Instead of having a bunch of seats at the gate they had more of a security line set up where you wind around until you get to the front. As someone with a mobility device, I had a few questions. You see, at the Punta Cana airport they have a bus to take you to the tarmac so I needed to speak to the gate check clerk and see if the busses had ramps*** and what the protocol would be. This is standard protocol when you are disabled: you better get to the airport early and you better confirm time-and-time again what the process will be because chances are someone with argue/disagree and many phone calls and elaborate discussions with staff will ensue. So I went around the line to speak with the gate clerk. She told me that they did have ramps, I could get on with my scooter just fine, and then she told me to wait up front to ensure I got on the bus first before they let everyone else on. So I waited beside the counter, like I was told.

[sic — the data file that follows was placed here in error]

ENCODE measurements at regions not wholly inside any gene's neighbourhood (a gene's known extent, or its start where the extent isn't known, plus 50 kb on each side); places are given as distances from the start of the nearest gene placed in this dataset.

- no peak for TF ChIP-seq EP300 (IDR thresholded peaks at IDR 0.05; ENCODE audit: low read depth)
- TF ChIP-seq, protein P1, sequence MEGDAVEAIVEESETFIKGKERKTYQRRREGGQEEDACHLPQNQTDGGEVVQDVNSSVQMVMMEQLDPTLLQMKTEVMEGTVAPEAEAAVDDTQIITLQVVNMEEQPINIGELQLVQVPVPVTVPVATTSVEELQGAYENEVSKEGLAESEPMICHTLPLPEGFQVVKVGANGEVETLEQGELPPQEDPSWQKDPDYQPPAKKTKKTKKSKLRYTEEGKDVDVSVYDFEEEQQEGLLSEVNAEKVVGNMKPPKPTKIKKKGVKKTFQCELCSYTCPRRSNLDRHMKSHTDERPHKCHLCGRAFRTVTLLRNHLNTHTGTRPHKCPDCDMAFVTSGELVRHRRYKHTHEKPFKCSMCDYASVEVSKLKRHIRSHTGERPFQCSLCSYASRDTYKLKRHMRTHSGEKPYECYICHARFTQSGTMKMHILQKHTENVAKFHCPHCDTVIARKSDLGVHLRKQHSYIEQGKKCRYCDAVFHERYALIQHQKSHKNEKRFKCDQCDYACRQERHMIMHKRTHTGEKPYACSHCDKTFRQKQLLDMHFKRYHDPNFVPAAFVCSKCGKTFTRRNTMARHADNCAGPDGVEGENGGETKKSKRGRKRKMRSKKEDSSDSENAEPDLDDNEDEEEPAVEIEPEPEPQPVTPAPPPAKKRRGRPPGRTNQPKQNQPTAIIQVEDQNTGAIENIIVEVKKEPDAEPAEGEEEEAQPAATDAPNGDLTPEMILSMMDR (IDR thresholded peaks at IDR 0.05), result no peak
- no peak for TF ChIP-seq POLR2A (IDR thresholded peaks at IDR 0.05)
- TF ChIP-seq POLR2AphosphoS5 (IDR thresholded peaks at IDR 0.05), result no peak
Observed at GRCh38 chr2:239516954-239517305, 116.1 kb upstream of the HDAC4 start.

When I travel with my family, I make my kids stand so that other people can sit down. But since many people don’t realize that they live in a world with people who cannot, say, stand on a moving bus, I make my kids sit in seats and as soon as I see an elderly person or a person with limited mobility get on, I make my kids move. So as people started to pile onto the bus, I noticed an older couple coming towards us when all of the seats were full. I motioned to them to come, my kids got up and the couple was grateful for the seats.

As this was happening, I realized that a voice behind me was increasing in pitch and ferocity. It was something about it “not fair that we don’t get seats!” and “he has bad knees and I have just had a hip operation!” They had loaded from the back of the bus and my scooter was facing the front so I just didn’t see them get on. I guess one person gave her their seat because she seems to have calmed down at that point. We rode off towards the tarmac.

Once we boarded the plane, I realized that the Boomer couple were in the first row, kitty-corner, in front of me (I was in 2C). I then remembered that we had the exact seating arrangement on the way there and that I had just not noticed the couple because they were assigned seats 1E and 1 F. Seats 1A, B, C, and D were assigned to a lovely family with the parents being in the aisle seats. I suspect that the wife wasn’t a good flyer because I had noticed that they held hands across the aisle on the way there when the flight was taking off and landing.